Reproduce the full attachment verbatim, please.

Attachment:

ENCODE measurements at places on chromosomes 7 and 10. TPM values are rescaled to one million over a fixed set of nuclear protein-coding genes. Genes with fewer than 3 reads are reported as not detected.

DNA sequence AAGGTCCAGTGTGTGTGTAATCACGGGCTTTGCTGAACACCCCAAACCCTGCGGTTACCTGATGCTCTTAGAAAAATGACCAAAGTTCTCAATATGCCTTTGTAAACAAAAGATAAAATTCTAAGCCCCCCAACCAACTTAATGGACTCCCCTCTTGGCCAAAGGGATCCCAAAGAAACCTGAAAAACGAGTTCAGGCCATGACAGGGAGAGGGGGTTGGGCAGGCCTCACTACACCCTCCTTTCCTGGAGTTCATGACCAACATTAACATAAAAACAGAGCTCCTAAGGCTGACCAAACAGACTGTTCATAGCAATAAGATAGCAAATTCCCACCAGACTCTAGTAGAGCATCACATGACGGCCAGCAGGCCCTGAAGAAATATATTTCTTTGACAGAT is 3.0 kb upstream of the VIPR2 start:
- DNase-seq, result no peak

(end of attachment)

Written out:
ENCODE measurements at places on chromosomes 7 and 10. TPM values are rescaled to one million over a fixed set of nuclear protein-coding genes. Genes with fewer than 3 reads are reported as not detected.

DNA sequence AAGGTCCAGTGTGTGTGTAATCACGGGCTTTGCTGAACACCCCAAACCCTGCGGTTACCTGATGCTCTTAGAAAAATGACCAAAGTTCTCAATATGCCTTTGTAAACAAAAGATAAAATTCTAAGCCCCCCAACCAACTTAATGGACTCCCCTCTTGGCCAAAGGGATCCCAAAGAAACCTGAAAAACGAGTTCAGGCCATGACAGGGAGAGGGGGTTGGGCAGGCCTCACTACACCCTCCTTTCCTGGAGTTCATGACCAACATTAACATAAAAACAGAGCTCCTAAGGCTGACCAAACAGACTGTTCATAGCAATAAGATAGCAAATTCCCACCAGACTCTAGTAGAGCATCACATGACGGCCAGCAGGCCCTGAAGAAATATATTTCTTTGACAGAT is 3.0 kb upstream of the VIPR2 start:
- DNase-seq, result no peak